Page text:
Pavlos
Crown Prince of Greece
Pavlos, Crown Prince of Greece.jpg
Pavlos in 2013
Head of the Royal House of Greece
Tenure10 January 2023 – present
PredecessorConstantine II
Heir apparentConstantine Alexios
Born (1967-05-20) 20 May 1967 (age 55)
Tatoi Palace, Athens,
Kingdom of Greece
Spouse
(m. 1995)
Issue
HouseGlücksburg
FatherConstantine II of Greece
MotherAnne-Marie of Denmark

Pavlos, Crown Prince of Greece, Prince of Denmark, RE (Greek: Παύλος; born 20 May 1967) is the second child and eldest son of Constantine II, the last King of Greece from 1964 to 1973, and Anne-Marie of Denmark. Following the death of his father on 10 January 2023, he became head of the former Greek royal family.[1] He was heir apparent to the throne of Greece and was its crown prince from birth, remaining so during his father's reign until the monarchy's abolition. As a male-line descendant of Christian IX of Denmark, he is also a Danish prince although not in succession to its throne.

Early life

Birth

Pavlos was born on 20 May 1967 at the Tatoi Palace north of Athens, used at the time as the secondary residence of the Greek royal family. He was the second child and first son of King Constantine II and Queen Anne-Marie of Greece.[2] In traditional Greek naming practices, first sons were most often named after their paternal grandfathers.[3][dead link] His mother is the youngest sister of Queen Margrethe II of Denmark and his father is the brother of Queen Sofía of Spain. His maternal grandparents were King Frederick IX of Denmark and Princess Ingrid of Sweden.

He displaced his older sister, Alexia, born in 1965, as heir to the throne, Greece's order of succession adhering to male-preference primogeniture.[4]

Military coup and abolition of the monarchy

Pavlos was born into a turbulent era in Greek politics. His father, King Constantine II, ascended to the throne on 6 March 1964, aged 23, following the death of his father, King Paul.[4] Pavlos was born barely a month after the coup d'état which ended democratic rule in Greece over the King's objections on 21 April 1967,[4] ushering in the dictatorship led by Georgios Papadopoulos. In December of that year, King Constantine attempted a counter-coup that failed due to planning mistakes, leaks, and insufficient military support.[4] Pursued by the junta, the King fled with his wife, children, mother and sister to Rome. From Rome, they went on to Copenhagen, and lived with Queen Anne-Marie's mother, Queen Ingrid.[5]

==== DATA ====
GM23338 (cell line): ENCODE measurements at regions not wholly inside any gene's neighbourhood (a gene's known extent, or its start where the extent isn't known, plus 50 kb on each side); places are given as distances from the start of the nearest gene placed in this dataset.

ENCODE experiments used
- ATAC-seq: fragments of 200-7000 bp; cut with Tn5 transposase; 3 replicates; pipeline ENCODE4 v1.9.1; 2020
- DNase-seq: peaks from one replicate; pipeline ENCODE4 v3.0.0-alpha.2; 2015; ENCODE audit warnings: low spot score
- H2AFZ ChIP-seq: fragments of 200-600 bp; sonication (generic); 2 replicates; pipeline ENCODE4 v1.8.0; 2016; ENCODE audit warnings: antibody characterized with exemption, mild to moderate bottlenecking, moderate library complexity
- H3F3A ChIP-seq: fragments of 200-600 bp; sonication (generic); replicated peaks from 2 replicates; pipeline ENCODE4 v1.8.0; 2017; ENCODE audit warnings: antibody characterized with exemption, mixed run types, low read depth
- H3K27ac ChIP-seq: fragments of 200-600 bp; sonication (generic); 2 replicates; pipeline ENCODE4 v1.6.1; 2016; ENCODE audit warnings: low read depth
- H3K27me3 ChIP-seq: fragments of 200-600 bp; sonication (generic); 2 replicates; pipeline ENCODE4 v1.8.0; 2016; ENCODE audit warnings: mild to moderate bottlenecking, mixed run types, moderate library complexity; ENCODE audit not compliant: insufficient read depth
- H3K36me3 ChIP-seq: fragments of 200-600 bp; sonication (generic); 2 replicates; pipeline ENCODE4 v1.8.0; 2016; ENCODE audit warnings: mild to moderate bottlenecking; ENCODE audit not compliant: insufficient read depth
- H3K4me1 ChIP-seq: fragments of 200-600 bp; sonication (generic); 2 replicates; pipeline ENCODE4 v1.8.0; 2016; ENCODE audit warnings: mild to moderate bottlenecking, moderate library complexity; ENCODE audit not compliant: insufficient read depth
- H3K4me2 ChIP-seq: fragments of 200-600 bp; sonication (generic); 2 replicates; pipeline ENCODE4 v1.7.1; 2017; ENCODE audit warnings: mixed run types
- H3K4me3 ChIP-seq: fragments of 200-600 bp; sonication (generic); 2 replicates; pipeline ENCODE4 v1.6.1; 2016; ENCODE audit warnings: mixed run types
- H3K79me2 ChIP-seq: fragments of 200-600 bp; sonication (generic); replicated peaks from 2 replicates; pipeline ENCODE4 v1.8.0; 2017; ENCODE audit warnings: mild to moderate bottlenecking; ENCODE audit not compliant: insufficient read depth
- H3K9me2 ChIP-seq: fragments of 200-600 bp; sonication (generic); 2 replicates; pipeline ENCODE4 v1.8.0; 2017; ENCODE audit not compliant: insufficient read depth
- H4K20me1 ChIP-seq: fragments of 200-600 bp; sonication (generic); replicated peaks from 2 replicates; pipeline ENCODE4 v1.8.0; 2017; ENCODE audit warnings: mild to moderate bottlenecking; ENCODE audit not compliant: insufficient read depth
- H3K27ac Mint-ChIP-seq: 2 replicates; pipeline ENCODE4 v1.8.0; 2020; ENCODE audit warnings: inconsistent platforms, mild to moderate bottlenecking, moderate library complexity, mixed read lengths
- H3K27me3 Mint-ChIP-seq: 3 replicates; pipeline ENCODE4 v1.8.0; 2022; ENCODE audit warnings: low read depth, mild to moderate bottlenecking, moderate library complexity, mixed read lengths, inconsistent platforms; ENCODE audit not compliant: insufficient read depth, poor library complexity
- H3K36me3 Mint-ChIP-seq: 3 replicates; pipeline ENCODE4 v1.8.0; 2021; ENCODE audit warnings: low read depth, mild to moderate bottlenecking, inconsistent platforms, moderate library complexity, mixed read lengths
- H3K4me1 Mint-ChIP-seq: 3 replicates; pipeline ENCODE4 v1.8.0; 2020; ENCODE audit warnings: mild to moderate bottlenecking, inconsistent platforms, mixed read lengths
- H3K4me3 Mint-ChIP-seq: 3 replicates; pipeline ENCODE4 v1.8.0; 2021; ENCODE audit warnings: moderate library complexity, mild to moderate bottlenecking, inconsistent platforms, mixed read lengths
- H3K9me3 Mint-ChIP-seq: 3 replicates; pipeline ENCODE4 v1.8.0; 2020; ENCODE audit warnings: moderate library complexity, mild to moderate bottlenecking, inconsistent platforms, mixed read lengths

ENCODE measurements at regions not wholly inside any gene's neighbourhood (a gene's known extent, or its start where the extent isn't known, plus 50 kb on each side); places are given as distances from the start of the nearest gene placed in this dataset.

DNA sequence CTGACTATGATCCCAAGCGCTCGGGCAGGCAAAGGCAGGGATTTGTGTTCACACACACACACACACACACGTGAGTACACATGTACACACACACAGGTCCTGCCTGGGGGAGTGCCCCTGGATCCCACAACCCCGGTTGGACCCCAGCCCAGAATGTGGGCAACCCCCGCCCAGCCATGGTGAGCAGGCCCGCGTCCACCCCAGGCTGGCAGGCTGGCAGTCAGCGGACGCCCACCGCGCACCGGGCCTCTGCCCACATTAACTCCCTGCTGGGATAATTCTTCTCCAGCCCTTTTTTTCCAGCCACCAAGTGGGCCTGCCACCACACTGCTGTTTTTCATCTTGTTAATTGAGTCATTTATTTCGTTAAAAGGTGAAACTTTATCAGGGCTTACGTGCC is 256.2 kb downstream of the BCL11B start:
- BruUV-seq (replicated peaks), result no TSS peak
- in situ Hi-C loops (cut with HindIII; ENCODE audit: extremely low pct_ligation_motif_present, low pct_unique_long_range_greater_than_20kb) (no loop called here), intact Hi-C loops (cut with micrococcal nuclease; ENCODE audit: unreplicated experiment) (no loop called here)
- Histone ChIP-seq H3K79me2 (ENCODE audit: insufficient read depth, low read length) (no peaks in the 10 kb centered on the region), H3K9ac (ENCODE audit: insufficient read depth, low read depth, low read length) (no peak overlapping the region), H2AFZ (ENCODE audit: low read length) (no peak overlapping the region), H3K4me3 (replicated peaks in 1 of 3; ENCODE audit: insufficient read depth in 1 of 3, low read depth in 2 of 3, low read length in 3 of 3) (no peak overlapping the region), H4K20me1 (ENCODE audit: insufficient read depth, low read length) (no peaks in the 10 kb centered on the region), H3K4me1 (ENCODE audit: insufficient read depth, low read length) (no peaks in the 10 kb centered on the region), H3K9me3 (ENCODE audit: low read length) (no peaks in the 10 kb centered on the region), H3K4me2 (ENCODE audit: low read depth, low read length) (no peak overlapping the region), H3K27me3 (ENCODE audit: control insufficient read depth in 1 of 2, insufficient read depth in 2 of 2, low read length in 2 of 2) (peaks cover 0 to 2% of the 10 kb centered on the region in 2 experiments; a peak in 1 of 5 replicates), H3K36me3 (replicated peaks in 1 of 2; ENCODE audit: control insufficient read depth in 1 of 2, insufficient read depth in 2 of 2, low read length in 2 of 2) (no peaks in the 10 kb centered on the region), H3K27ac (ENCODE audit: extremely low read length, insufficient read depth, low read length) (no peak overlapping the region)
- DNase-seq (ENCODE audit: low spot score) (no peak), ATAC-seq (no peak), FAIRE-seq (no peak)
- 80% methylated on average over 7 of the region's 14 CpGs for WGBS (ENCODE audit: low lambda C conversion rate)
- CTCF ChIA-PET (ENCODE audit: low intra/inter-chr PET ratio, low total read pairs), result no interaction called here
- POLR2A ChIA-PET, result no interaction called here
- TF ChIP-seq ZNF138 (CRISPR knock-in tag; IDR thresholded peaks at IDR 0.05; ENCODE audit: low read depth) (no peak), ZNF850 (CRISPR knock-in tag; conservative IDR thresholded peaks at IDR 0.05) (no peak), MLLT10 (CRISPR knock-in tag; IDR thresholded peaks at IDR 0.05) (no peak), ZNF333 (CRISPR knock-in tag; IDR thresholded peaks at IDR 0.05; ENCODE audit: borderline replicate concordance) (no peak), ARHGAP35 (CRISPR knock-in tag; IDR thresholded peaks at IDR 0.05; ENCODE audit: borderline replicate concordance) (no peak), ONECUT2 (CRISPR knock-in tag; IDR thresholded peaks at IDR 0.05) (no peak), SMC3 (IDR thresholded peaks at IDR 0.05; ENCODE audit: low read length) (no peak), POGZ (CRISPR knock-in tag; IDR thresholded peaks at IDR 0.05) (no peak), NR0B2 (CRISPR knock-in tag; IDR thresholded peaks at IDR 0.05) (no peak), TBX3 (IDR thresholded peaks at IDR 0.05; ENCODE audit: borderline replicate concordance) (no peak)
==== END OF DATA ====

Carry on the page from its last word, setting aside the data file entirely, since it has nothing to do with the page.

During the years 1967–1973, Greece remained officially a monarchy, with a regency appointed while the King lived in exile.[4]

Following the discovery and suppression of a "wide-ranging" anti-junta movement, just before its outbreak, among the ranks of the mostly royalist Navy, Papadopoulos, on 1 June 1973, declared Greece a Presidential Republic with himself as president and proclaimed a referendum for 1 June 1973 on the issue of the monarchy. The referendum was held without opposition and its result confirmed the regime change, with Constantine II becoming "officially" deposed.

On 17 November 1974, after the fall of the dictatorship, the 1974 Greek legislative election was held, resulting in a victory for Constantine Karamanlis and his New Democracy party. Less than a month later, on 8 December, the Greek plebiscite of 1974 confirmed the referendum of the previous year: the majority voted for a republic (69%) with a minority voting for the restoration of the monarchy (31%).

Constantine II announced that he "respects" the "decision of the Greek people." He and Anne Marie had been living with their family in London for several years. Pavlos's youngest siblings were born in London, Theodora in 1983 and Philippos in 1986.

On 11 May 1994, the Greek Government under prime-minister Andreas Papandreou renounced the Greek-citizenship status of Pavlos alongside his father Constantine II of Greece and the rest of the former royal family through law 2215/1994.[6] The law stated that Constantine's Greek-citizenship status, and accordingly his family's, could only be restored under specific conditions, including the selection of an explicit surname.

Education and career

Pavlos was educated at the Hellenic College of London, founded by his parents in 1980.[note 1][7] He attended the Armand Hammer United World College of the American West, Montezuma, New Mexico, in the U.S., from 1984 to 1986. After training at the British Army's Royal Military Academy Sandhurst, he was commissioned a second lieutenant in the Royal Scots Dragoon Guards in 1987 on a three-year short-service commission.[8][9] He was promoted to lieutenant in April 1989,[10] and relinquished his commission in April 1990.[11] In 1993, he completed a bachelor's degree at the Georgetown University School of Foreign Service and later, while sharing a house in Washington, DC, he and his cousin, Felipe VI of Spain, then Prince of Asturias, attended Georgetown University where both obtained a Master of Science in Foreign Service in 1995.[8]

As an adult, he has lived in New York City and London, working as an investment consultant.[7] He is co-founder[note 2] of Ortelius Advisors, an activist hedge fund.[12]

In January 2023, a rumour circulated that Pavlos intended to permanently relocate to Greece,[13] but this was later denied by the spokesperson of the former Greek royal family, Ivi Macris, as "completely false".[14]

Personal life

Further information: Wedding of Pavlos, Crown Prince of Greece, and Marie-Chantal Miller

Dual Cypher of Pavlos and his wife Marie-Chantal